- The Premier Italian American Newspaper Since 1931 -
Pollo alla Cacciatora in Bianco

Recipes from L’Aquila

The produce of L’Aquila is filled with robust rural flavors, such as recipes using the scorsone truffle, a black truffle that is harvested during July and August. Unusual local cuisine is one of the highlights of this remote mountainous region. The diavolicchio chili peppers appear in many specialties, including agnello diavolo, lamb chops cooked with the chilies and tempered with orange peel, rosemary and fennel. A favorite chicken dish in a very light white sauce is the hunter’s chicken, which uses saffron grown in L’Aquila. The first shoots of the prized and expensive spice appear in August and by early October are ready to be picked.

The typical wines of the Province are the Montepulciano d’Abruzzo and the Trebbiano d’Abruzzo, while the most famous sweets are the confetti of Sulmona, the Ferratelle (sweet wafers with eggs and anise). We have selected a recipe for Bocconotti Montoriesi, which uses jam made from the Montepulciano grape.

Tagliolini alle Verdure dell’orto

Using freshly picked vegetables, this delicious pasta recipe is ideal for the early days of autumn.


  • 1 lb tagliolini pasta
  • 1 cup vegetable stock
  • 1 potato
  • 1 carrots
  • 1 zucchini
  • ½ cup of peas
  • 8-10 green beans
  • 1/4 onion
  • freshly ground pepper
  • olive oil
  • 2 cups cherry tomatoes, halved
  • 6-8 saffron threads
  • 3 basil leaves
  • flat leaf parsley to garnish


Cube all the raw vegetables. Lightly sauté the onion in olive oil, then add the carrots, potato, green beans and peas and continue to sauté gently. Cook for about 20 minutes over a medium-low flame, gradually adding the vegetable stock when necessary as the liquid dries out. Add the zucchini and tomatoes and cook for 10 minutes, adding the saffron, ground pepper and basil. Cook for an additional 5 minutes.

While the vegetable are cooking, prepare a pot of salted water for the pasta. Cook until al dente. Once done, retain a half cup of pasta water.

In a large bowl, mix the vegetables with the pasta and add the pasta water until the desired consistency is reached. Garnish with parsley and serve.

Hunters Chicken

The name for this dish is misleading – chickens are not hunted in Abruzzo. The name derives from the hearty flavor of this recipe that is sure to please everyone at the table, hunter or not!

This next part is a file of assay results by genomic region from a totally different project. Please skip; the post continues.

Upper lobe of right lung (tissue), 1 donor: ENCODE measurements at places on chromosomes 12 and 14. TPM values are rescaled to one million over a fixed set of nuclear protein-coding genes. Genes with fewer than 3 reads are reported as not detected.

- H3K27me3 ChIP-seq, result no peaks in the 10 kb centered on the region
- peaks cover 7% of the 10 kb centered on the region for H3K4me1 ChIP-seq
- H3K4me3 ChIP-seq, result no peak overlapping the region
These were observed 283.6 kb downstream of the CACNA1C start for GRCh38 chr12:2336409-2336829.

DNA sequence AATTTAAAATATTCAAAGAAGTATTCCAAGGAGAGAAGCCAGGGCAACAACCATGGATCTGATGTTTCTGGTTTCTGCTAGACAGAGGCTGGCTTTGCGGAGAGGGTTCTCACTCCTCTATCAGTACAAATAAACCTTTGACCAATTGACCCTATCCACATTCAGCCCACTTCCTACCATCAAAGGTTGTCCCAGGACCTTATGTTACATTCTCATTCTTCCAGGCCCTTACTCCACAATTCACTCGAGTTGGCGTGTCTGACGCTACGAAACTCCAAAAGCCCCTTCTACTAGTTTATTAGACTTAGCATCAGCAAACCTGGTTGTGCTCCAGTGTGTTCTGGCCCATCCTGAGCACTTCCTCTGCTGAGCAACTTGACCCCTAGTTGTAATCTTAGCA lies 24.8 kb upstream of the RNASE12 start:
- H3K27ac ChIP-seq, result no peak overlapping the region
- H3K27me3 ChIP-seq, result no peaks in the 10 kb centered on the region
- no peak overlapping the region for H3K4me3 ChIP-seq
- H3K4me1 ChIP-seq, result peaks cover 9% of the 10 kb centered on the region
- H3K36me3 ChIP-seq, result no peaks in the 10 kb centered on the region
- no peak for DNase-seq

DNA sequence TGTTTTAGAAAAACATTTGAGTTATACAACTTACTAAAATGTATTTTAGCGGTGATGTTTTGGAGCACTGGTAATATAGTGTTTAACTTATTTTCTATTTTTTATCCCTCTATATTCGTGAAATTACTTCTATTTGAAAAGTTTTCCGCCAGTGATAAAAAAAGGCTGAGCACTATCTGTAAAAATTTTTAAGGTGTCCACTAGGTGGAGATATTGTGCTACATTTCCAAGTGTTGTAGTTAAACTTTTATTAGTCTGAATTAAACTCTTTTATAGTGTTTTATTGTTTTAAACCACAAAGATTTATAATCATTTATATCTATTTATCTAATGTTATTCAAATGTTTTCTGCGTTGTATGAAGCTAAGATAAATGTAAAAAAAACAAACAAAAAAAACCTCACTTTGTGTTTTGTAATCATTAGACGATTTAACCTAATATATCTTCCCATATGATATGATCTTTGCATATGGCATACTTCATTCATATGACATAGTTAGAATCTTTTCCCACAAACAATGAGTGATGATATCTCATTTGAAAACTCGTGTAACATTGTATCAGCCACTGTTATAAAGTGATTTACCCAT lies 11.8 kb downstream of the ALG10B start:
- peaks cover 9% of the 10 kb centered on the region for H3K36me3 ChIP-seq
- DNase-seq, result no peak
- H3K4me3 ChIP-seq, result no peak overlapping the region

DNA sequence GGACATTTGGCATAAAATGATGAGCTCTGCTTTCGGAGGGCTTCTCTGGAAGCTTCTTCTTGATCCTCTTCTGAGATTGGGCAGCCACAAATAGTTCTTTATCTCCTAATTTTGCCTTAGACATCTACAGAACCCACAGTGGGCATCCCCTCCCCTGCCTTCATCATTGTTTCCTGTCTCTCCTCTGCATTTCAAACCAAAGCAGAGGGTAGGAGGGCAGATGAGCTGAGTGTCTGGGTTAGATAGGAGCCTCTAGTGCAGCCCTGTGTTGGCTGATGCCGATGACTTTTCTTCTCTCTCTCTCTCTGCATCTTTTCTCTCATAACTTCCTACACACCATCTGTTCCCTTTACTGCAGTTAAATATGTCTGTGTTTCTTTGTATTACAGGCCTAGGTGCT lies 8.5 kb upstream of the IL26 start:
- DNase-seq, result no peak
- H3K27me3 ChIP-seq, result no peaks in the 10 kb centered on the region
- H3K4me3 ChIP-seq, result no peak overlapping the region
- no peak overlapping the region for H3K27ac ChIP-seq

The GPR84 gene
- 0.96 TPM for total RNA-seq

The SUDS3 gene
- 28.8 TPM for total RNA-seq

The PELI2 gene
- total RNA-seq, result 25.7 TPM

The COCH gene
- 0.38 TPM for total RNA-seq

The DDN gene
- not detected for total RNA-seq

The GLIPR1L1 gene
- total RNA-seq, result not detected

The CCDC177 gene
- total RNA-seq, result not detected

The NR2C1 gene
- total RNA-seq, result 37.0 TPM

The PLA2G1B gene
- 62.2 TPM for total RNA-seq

• 3 pound chicken – cut into two legs, two thighs, two wings and the breasts, cut in half
  • 2 tbsp extra virgin olive oil
  • 1 medium large onion, sliced
  • 3 sprigs of parsley, chopped
  • 1 stalk of celery, chopped
  • 1 clove of garlic, crushed
  • 1 diavolicchio pepper or fresh chili pepper, minced
  • salt and freshly ground black pepper to taste
  • 2 bay leaves
  • ½ cup white wine
  • sprig of rosemary and sage leaves for garnish


Season the chicken with salt and pepper. In a skillet with a cover large enough to accommodate the entire chicken, heat the olive oil over a medium flame. Add as many chicken pieces as will fit in the bottom of the pan without crowding. As the pieces brown set them aside and continue with the remaining chicken until all pieces are browned.

Remove all of the chicken from the pan and add the onion, parsley, celery, chili and garlic. Sauté over a medium flame, while stirring until the onion becomes transparent, about 5 minutes. Add the bay leaves and return all of the chicken to the pan.

Pour the white wine over the chicken and mix the ingredients well; continue cooking uncovered over a medium flame, allowing the wine to evaporate.

When the liquid in the pan has thickened, add 1/4 cup of water and reduce the flame to low. Cover cook for 45 – 60 minutes, until the chicken is tender. Garnish with a sprig of rosemary, a few sage leaves and serve.

Bocconotti Montoriesi

These delicious rustic pastries celebrate Abruzzo’s harvesting of olives and wheat and uses a filling made with a jam produced from the region’s famed Montepulciano grapes.


For the Dough

  • 2 eggs
  • 3 egg yolks
  • 5 oz superfine sugar
  • ½ cup extra virgin olive oil
  • 1 tsp baking powder
  • 12 oz 00 flour
  • seeds from ½ vanilla pod
  • zest from one half lemon
  • 1 teaspoon Grappa
  • pinch of salt

For the Filling

  • 3/4  cup Montepulciano grape jam from Abruzzo (Sclucchiata)
  • 1 tbsp lemon zest
  • pinch of cinnamon
  • 2 oz grated dark chocolate


Mix the ingredients for the filling together. Sieve the flour. Mix the sugar, vanilla, lemon zest, oil and eggs together and pour into the flour. Stir to incorporate and then knead the dough on a lightly floured surface until the dough is soft and pliable. Cover and refrigerate overnight.

Preheat the oven to 350°F. When ready to assemble the pastries, grease mini-muffin pans. Break off a tablespoon of dough and form into a ball, then take the ball of dough and press it into the mini mold and up against the edges. Trim off any excess with your fingers or the dull side of a knife. Repeat with the remaining molds. Add a generous teaspoon of filling to the center of the pastry.

Take another tablespoon of dough, form into a ball and with the palm of your hands; press it between two sheets of plastic wrap. Place the flattened disks over the jam filled bocconotti and press the dough around the edges of the molds to seal and then cut off any excess dough. The excess dough can be reused to form more tops if needed. Cook for 20 minutes and let cool before serving. Sprinkle with powdered sugar.